To provide an opportunity for students with visual impairments to experience how the division of cells increases the number of cells exponentially
This is a basic cell division activity that is frequently illustrated through a picture in upper elementary and middle school textbooks. In a very short period of time, through cell division, one unicellular organism, such as a bacterium, can become hundreds of bacteria. Cell division, called fission in high school textbooks, is a form of reproduction. This activity works best for students who are comfortable with the texture of play dough or clay, and can estimate quantities tactually.
- Tray with edges, approximately 12’’ wide by 17’’ long
- Clay or play dough, about 8 ounces
This activity requires very little preparation and a brief period of time.
- Given a single ball of clay representing a single celled organism, the student divides the clay into two equal pieces.
- The student continues dividing each piece of clay into two pieces, yielding 4 pieces or “cells”.
- Then each of those 4 pieces is divided, yielding 8 “cells”.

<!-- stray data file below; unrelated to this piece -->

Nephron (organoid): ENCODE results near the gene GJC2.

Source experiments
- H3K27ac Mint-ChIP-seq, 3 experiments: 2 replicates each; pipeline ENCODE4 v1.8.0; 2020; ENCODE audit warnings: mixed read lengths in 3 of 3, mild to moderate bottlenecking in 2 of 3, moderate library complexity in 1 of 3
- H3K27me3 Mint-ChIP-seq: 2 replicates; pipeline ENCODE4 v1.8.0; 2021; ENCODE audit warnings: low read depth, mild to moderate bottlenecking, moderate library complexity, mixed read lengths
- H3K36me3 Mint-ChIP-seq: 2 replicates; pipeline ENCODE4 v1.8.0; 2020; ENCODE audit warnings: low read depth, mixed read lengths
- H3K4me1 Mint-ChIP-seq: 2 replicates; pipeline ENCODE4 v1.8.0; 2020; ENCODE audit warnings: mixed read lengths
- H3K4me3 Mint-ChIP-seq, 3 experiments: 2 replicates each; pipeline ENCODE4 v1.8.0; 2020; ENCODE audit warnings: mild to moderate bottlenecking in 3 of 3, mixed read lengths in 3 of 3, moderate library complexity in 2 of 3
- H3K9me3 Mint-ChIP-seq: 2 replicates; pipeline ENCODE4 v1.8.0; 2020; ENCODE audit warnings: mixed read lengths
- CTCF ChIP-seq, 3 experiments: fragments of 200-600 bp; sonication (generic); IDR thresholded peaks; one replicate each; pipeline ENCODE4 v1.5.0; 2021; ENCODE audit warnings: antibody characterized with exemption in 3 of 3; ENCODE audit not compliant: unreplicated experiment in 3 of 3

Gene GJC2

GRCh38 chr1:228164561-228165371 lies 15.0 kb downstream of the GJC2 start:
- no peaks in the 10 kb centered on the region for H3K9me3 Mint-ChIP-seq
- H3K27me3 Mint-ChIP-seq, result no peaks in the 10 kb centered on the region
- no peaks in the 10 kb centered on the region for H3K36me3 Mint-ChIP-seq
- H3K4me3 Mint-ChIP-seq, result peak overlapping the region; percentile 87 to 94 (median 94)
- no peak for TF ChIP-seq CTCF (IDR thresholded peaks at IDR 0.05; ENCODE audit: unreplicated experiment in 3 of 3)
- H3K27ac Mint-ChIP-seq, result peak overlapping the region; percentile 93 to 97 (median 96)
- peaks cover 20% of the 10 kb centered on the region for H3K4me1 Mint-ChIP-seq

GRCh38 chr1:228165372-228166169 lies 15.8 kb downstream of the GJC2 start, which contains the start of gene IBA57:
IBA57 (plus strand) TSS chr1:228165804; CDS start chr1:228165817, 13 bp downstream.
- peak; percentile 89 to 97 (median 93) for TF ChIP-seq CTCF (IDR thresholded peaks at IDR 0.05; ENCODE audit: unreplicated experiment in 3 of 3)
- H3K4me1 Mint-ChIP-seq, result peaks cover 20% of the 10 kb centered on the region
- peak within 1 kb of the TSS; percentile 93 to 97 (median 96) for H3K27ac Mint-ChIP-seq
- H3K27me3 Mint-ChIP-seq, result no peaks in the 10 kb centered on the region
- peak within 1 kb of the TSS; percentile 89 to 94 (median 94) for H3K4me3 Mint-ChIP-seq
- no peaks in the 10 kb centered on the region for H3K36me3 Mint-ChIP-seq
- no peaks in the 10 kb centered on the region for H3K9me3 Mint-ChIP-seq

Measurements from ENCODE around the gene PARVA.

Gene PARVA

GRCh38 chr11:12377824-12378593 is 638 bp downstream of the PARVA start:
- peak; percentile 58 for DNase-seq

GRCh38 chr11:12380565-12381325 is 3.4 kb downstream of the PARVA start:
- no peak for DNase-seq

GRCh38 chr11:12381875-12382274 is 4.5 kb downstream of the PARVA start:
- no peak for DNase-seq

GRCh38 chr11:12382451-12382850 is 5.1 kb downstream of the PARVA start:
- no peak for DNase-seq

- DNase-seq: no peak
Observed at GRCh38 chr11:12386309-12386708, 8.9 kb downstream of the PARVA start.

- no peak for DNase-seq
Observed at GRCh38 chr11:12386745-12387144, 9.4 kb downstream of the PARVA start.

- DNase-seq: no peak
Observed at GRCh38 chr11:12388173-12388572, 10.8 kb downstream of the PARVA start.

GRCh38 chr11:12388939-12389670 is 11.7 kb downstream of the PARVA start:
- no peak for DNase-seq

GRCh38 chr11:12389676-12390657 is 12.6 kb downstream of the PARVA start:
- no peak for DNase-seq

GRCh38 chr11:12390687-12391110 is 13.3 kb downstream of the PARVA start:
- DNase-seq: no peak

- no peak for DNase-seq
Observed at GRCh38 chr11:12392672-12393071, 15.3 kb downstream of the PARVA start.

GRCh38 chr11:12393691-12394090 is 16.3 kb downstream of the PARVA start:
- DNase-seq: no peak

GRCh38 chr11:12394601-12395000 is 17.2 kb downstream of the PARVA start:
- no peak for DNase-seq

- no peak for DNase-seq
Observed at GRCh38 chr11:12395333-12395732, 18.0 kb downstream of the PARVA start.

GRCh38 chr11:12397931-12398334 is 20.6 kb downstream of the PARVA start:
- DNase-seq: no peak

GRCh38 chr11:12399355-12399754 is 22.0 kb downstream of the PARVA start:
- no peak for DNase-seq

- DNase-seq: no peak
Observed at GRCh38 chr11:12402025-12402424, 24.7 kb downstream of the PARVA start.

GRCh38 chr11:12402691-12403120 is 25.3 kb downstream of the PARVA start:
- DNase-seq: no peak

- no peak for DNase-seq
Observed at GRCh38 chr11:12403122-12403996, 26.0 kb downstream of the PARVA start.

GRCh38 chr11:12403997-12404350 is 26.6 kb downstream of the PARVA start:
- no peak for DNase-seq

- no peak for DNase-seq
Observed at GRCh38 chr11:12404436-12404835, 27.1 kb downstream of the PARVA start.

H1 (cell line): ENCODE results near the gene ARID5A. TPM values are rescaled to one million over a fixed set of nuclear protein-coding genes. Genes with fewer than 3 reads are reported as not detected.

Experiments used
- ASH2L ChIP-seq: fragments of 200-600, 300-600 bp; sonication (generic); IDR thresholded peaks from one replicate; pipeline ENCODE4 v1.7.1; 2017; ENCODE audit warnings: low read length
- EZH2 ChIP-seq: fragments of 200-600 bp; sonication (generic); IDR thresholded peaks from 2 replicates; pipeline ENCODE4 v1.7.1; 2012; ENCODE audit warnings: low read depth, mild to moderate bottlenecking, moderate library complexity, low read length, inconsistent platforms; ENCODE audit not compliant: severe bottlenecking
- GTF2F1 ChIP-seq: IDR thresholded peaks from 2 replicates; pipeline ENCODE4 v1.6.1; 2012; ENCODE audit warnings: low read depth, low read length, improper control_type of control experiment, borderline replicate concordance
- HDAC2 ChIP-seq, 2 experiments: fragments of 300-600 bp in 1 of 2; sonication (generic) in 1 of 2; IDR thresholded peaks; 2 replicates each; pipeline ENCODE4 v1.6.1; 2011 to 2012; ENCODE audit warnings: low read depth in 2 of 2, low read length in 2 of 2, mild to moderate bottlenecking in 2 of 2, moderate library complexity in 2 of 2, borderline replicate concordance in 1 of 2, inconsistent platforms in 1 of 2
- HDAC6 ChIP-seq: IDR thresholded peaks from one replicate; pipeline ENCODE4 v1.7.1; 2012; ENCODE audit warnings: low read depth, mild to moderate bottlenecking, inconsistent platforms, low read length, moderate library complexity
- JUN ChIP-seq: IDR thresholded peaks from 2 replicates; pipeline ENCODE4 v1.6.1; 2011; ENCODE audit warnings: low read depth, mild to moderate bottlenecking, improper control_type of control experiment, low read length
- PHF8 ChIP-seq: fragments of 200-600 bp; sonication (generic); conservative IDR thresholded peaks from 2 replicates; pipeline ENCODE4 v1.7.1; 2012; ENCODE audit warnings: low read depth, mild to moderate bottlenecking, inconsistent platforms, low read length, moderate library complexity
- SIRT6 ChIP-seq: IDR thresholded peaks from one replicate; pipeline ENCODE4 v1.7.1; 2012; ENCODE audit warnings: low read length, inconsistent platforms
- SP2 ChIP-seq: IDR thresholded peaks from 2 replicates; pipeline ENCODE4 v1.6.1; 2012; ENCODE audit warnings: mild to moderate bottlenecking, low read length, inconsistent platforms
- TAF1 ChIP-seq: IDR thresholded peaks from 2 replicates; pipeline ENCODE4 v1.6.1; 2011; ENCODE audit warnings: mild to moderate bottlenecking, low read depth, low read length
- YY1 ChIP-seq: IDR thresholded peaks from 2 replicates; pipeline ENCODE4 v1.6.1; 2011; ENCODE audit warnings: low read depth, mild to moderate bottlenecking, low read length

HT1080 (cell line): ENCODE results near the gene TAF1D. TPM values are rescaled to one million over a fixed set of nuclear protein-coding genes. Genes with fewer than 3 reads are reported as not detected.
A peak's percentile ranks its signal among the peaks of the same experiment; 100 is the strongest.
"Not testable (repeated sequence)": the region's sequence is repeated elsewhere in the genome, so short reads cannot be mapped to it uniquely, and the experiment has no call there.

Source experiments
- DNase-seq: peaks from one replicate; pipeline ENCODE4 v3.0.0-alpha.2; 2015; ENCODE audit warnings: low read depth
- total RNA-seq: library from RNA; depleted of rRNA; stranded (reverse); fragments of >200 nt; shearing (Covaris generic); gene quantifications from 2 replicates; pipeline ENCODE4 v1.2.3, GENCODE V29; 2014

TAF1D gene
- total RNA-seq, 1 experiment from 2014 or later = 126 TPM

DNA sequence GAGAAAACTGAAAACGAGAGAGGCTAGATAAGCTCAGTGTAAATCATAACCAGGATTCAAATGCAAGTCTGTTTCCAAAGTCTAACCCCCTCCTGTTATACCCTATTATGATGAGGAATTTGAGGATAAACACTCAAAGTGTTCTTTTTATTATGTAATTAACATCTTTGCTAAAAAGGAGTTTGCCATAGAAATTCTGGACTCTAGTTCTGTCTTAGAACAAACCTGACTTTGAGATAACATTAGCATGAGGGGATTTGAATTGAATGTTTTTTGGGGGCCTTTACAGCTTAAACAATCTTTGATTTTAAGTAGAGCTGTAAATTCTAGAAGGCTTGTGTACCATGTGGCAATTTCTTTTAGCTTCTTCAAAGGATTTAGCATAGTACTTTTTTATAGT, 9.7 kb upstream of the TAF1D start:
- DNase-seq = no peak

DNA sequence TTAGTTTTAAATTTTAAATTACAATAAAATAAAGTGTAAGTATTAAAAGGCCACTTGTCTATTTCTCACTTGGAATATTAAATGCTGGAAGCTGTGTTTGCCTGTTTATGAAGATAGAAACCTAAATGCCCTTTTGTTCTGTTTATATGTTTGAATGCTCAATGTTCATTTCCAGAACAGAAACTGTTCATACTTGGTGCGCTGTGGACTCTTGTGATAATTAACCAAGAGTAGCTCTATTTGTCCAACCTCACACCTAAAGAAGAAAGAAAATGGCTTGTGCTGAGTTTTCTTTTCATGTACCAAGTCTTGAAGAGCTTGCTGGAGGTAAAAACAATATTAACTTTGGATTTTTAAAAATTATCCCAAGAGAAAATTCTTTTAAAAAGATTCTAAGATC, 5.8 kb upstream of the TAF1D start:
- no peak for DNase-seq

- Then each of the 8 cells can be divided, creating 16 “cells”.
- At this point the clay cells will cover much of the tray, illustrating how one unicellular organism can multiply.
- Important teaching points include that each cell usually grows to the size of the original cell before dividing, something that can not be replicated with play dough.
LS1.A: Structure and Function
- All living things are made up of cells, which is the smallest unit that can be said to be alive. An organism may consist of one single cell (unicellular) or many different numbers and types of cells (multicellular). (MS-LS1-1)
By Kate Fraser
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